Grief is a natural response to loss. It might be the loss of a loved one, relationship, pregnancy, pet, job or way of life. Other experiences of loss may be due to children leaving home, infertility and separation from friends and family. The more significant the loss, the more intense the grief is likely to be.
Grief is expressed in many ways and it can affect every part of your life; your emotions, thoughts and behaviour, beliefs, physical health, your sense of self and identity, and your relationships with others. Grief can leave you feeling sad, angry, anxious, shocked, regretful, relieved, overwhelmed, isolated, irritable or numb.
Grief has no set pattern. Everyone experiences grief differently. Some people may grieve for weeks and months, while others may describe their grief lasting for years. Through the process of grief, however, you begin to create new experiences and habits that work around your loss.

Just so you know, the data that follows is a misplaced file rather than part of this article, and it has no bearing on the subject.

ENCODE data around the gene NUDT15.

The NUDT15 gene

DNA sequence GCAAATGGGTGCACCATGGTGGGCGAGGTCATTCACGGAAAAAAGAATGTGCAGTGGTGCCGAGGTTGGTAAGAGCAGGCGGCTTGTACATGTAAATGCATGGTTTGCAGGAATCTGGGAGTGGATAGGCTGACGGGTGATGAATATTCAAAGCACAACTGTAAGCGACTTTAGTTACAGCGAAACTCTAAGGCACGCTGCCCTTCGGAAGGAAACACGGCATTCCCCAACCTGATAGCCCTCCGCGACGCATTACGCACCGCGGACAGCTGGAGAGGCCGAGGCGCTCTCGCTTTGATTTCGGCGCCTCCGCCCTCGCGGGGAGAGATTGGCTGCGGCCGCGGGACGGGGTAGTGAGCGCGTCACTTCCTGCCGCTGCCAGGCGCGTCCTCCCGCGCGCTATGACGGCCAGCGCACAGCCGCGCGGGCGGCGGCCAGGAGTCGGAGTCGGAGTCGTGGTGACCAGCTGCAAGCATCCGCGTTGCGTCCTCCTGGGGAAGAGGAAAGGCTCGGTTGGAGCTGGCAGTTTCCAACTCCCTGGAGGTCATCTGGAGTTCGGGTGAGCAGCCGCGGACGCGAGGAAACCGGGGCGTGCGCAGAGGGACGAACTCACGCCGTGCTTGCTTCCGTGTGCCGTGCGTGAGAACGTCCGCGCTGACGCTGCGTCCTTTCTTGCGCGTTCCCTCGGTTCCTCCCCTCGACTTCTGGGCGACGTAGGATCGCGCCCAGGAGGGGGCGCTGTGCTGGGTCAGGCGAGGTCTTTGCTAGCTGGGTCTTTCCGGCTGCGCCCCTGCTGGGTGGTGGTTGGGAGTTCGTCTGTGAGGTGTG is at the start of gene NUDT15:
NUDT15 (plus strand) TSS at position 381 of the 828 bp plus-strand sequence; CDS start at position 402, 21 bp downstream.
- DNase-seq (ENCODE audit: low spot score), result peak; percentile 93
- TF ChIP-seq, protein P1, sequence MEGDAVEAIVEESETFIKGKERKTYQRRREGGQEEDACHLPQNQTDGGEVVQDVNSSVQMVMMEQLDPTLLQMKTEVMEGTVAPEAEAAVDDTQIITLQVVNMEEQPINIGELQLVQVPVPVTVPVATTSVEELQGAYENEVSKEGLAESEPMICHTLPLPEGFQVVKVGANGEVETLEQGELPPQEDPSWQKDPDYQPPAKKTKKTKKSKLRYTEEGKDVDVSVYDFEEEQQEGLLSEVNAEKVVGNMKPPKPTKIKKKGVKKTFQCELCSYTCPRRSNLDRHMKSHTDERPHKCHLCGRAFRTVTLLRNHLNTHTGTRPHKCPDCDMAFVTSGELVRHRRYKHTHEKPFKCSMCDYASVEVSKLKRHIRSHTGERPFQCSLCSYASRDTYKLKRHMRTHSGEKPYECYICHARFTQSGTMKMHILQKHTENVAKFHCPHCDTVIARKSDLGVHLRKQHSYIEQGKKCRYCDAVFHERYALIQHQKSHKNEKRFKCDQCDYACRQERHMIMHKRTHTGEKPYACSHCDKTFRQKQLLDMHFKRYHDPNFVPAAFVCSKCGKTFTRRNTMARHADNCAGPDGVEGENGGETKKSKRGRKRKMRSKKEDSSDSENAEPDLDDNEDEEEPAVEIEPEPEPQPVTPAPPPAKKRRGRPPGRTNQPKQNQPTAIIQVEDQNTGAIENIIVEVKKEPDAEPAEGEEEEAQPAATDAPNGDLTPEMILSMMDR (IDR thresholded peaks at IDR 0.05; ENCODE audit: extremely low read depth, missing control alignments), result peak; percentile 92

Grief and depression are quite different but they can appear similar as they can both lead to feelings of intense sadness, insomnia, poor appetite and weight loss. Depression stands out from grief as being more persistent, with constant feelings of emptiness and despair and a difficulty feeling pleasure or joy.
If you notice that depression symptoms continue, or your grief begins to get in the way of how you live, work, share relationships or live day-to-day, then it’s important to get support or professional help.